Tuesday, January 19, 2016

Micro insects

I haven't been feeling up to writing much lately. Most of my free time has been occupied with working on an academic project in meta-genomics. I'm aiming for this to be published in a science journal, so I won't be discussing the details of it here (for now). I'm also experiencing some anxiety surrounding what my job currently is, where it is going, and where I want it to go.

All together, this is leading to a pretty solid writer's block. I've got a collection of interesting topics that I haven't managed to pull together into full posts, so I'll probably be posting a few of these over the next several weeks. Today, I want to point you towards some readings about extremely, bizarrely, tiny insects.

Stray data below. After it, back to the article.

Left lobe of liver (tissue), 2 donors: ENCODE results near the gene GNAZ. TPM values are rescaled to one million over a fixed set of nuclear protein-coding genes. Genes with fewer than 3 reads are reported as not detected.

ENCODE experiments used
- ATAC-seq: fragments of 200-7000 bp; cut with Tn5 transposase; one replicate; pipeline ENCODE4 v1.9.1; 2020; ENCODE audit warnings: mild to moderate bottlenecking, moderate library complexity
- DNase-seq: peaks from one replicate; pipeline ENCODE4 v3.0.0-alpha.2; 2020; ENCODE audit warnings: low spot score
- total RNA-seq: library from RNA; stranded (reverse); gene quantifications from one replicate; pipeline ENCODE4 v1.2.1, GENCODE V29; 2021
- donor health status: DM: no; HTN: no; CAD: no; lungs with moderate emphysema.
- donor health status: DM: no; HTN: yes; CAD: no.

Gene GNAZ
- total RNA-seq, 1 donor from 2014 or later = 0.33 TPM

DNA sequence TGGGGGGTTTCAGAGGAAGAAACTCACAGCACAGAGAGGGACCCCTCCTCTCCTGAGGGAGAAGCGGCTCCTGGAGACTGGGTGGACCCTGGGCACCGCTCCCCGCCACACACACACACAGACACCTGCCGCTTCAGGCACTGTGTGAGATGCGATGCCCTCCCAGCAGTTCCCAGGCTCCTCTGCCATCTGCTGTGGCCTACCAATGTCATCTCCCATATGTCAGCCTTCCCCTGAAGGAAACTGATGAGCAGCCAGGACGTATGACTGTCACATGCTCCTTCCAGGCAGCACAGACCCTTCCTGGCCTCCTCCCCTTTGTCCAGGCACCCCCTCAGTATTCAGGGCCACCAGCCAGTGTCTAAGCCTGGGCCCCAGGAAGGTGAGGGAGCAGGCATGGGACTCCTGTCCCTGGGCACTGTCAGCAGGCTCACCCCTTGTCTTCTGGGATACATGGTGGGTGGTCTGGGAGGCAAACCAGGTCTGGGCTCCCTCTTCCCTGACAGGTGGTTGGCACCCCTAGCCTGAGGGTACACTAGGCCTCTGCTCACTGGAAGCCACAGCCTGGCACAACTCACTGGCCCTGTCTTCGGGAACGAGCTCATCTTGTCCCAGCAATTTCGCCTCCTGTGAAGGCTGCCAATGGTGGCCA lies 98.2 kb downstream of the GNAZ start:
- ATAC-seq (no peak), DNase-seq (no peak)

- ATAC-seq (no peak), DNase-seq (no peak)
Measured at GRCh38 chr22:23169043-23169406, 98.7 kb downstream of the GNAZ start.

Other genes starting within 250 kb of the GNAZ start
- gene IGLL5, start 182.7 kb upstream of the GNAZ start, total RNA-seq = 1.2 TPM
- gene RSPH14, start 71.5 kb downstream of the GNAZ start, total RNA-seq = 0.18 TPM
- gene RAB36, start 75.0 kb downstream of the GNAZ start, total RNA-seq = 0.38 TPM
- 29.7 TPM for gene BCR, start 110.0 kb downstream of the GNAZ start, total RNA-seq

Micro-wasp with aneucleate nerves
Micro beetle.
Features found in both micro-insects.
  1. Reduced number of neurons, but a relatively larger nervous system.
  2. Reduction in number of organ parts. Reduction in Malpigian tubules, spicules, etc.
References:
  1. Polilov, A. (2008). Anatomy of the smallest coleoptera, featherwing beetles of the tribe nanosellini (Coleoptera, Ptiliidae), and limits of insect miniaturization. Entomological Review 88:26-33.
  2. Polilov, A. (2011). The smallest insects evolve anucleate neurons. Arthropod Structure & Development In press. doi:10.1016.j.asd.2011.09.001
  3. Niven, J. E., and S. M. Farris (2012). Miniaturization of Nervous Systems and Neurons. Current Biology 22:R323-R329.

Tuesday, January 12, 2016

The Poison-Apple Tree

Most residents of the USA are familiar with Poison Ivy (or Poison Oak), but we're generally not familiar with a farm more poisonous tree that also lives here. The Manchineel tree (Hippomane mancinella) grows in Florida (as well as more tropical areas of the Americas) and is considered one of the most poisonous trees on the planet.